Nevertheless, there are two points in which the theory is so complicated that it becomes almost inapplicable. First, how does one really know what happiness, good and pleasure are? For Utilitarianism, these three concepts seem to be almost equivalent, yet their definitions are so subjective and controversial that it becomes difficult to calculate how much happiness a given action actually represents for a person, as this experience greatly varies individually and among cultures. Furthermore, while this theory takes into account the consequences of the supposed moral action, it includes so many people and consequences that the information needed to be able to make the correct choice is immense. For example, what would happen if the adult was a medical doctor on the brink of discovering the cure to a horrible disease, or if the children grew up to be serial murderers? This addition of information to the original dilemma would dramatically change the course of the moral action; however, this implies the consideration and knowledge of variables that are almost unknowable.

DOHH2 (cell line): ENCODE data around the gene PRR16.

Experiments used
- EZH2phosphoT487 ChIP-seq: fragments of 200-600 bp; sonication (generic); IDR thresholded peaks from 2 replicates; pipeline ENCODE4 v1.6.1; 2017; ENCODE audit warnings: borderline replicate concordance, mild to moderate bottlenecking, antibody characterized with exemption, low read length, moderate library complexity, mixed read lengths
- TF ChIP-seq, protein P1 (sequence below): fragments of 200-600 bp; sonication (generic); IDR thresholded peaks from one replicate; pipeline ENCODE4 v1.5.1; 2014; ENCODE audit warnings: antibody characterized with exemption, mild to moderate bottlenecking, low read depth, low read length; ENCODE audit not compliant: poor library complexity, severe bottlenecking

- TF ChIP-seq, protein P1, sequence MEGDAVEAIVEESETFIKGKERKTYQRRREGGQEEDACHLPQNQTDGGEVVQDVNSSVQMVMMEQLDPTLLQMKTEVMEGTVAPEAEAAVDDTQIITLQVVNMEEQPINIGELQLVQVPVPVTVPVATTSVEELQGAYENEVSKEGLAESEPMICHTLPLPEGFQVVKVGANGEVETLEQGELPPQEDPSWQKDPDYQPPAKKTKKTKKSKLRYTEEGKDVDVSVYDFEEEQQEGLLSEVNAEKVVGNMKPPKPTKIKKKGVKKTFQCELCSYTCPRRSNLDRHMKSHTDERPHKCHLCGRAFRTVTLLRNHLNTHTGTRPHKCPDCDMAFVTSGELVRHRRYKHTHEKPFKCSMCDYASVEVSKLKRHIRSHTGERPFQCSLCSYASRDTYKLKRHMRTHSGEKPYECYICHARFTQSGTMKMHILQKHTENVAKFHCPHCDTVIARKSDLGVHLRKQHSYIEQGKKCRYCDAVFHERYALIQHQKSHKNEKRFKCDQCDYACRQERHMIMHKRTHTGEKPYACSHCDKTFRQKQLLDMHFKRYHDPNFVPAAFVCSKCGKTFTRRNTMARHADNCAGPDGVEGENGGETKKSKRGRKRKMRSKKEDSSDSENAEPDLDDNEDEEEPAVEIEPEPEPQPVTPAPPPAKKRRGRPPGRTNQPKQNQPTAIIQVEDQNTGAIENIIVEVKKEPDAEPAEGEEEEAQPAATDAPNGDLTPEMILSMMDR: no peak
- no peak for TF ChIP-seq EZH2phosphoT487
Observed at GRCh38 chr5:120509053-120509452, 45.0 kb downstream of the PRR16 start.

However, Immanuel Kant would have serious problems with the solution that Utilitarians would arrive to, as it would treat humans and human life as a mean, instead of an end in itself. The problem for Kantian theory would not be the salvation of three lives instead of one, as many interpretations of his works support this; what Immanuel Kant would not approve of would be the murder of the adult on the plank in order to achieve this. While some could argue that Kant would not support this because he does not take into account the consequences of the action, as will be discusses later, the salvation of the three children could be taken as the imperative, with disregard of what happens to the adult on the plank, who would be sent to a certain doom. Nevertheless, for this philosopher, it is unacceptable for humans to be considered as instruments under any circumstances; they may only be thought of in relation to the objective or consequence that is pursued by moral actions. Therefore, it is this component of the dilemma that is determinant in the conceptualization that a Kantian could make of it; if the assassination of a man would not be included in the solution, this philosopher would argue that it would be moral to save the three children instead of the one man. Thus, while Kant would also hold that it is better to save three lives instead of one, the usage of the adult as a means instead of an end annuls the utilitarian solution as a possibility.